The exploitation of children was further highlighted by two accidents during the cotton harvest. In early October, a teenager walking home after a day picking cotton was hit by a car and killed. At around the same time, a tractor trailer carrying dozens of children overturned near the village of Kyzylkum, injuring four, police said.
Utelbaeva said the trailer accident involved schoolchildren who had clearly been organised into a work team as they were accompanied by their class teacher at the time. The teacher has now been dismissed, while prosecutions had been launched against the drivers involved in both road accidents.
She condemned the role played by teachers, describing it as “an abuse of children’s rights” by people “on whom they are dependent, who will run their exams and give them marks”.
The Makhtaaral district education department said on November 11 that following the investigation, six school heads had been reprimanded and 21 had received warnings.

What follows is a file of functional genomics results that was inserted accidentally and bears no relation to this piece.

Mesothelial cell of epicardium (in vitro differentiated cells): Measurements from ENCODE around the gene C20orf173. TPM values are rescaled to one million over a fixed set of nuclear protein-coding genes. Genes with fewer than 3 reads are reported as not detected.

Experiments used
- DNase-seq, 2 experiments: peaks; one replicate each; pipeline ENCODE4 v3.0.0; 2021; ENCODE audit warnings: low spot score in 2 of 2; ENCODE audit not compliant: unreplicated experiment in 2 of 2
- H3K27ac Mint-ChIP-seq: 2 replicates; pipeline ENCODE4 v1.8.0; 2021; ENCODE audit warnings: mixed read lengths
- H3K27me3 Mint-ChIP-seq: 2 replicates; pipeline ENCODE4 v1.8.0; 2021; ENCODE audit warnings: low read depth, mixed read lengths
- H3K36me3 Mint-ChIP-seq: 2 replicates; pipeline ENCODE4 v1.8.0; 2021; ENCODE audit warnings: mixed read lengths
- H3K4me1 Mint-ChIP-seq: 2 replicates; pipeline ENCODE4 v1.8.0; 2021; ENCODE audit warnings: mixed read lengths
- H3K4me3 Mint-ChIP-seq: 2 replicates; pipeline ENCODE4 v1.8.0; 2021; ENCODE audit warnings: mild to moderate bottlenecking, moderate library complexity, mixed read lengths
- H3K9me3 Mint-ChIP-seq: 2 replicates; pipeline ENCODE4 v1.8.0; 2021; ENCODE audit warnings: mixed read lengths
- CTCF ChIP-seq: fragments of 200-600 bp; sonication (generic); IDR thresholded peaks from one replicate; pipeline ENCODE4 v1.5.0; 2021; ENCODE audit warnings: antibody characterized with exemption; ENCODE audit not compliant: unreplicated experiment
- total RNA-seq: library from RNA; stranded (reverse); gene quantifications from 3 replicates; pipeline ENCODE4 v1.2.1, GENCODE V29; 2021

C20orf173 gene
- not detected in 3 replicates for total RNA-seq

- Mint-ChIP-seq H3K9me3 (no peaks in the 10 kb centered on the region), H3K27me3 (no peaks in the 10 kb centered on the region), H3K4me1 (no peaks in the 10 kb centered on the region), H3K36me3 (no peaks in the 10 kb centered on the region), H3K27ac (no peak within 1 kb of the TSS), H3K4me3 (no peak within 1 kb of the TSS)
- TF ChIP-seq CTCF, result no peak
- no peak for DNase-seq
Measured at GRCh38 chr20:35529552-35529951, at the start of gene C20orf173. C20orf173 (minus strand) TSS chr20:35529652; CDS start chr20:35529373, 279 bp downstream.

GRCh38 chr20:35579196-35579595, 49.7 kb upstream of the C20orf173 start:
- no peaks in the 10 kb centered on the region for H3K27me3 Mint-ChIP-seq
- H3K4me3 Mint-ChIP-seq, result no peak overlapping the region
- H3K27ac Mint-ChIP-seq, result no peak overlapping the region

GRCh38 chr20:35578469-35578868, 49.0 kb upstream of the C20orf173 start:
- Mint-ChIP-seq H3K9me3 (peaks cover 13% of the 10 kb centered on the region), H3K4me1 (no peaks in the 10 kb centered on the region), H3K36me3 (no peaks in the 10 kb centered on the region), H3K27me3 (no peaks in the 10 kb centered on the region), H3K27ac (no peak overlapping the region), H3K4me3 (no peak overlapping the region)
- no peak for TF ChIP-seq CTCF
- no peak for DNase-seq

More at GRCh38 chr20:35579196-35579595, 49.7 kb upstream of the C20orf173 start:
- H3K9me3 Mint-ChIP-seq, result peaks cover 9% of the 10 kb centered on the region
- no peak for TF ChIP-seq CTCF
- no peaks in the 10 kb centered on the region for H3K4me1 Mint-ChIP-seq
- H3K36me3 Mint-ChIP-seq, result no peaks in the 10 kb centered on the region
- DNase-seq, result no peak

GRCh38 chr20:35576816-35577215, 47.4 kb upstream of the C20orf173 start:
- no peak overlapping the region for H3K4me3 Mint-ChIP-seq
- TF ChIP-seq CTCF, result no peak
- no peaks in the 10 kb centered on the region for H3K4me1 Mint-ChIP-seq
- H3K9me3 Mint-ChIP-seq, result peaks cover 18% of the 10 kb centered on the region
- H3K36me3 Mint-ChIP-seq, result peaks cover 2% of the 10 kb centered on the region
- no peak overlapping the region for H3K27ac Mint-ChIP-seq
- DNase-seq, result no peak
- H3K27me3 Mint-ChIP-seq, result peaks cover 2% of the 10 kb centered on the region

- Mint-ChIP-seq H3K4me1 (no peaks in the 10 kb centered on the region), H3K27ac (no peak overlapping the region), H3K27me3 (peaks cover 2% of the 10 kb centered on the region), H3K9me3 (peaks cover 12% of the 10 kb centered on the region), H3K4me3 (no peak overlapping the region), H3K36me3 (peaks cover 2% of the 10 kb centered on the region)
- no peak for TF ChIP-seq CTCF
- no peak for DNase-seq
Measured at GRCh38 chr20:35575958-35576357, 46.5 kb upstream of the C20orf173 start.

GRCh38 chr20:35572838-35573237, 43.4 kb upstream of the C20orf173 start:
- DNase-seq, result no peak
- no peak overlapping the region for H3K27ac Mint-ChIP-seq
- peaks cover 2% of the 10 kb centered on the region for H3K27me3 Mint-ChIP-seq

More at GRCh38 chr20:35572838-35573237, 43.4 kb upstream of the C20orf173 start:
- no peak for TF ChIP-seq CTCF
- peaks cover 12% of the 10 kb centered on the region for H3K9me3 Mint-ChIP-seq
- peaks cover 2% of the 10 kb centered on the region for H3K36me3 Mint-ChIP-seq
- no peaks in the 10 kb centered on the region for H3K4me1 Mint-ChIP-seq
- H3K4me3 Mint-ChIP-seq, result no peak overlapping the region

A 35-year-old teacher who wished to remain anonymous confirmed to IWPR that children had been coerced into picking cotton. She said teachers were required to carry out the order, which came from school directors.
“We are simply told what time to collect the children at, and where to take them,” she said.
She said teachers themselves had no say in the matter and did not dare protest, for fear of losing their jobs.
Despite the prosecution service’s findings and the reprimands issued to senior school staff, the head of the education department for South Kazakstan region, Saule Ishimkulova, denied that there was any systematic breach of the rules on school attendance and child labour. Instead, she said, the education department rigorously enforced the legal ban on child labour and “there is no organised dispatch of children to pick cotton”.
After personally visiting several schools in Makhtaaral district, she said, “Teaching is going on as normal…. Of course, attendance isn’t 100 per cent– some are off sick, others have leave of absence or are off for some other reason,” she said.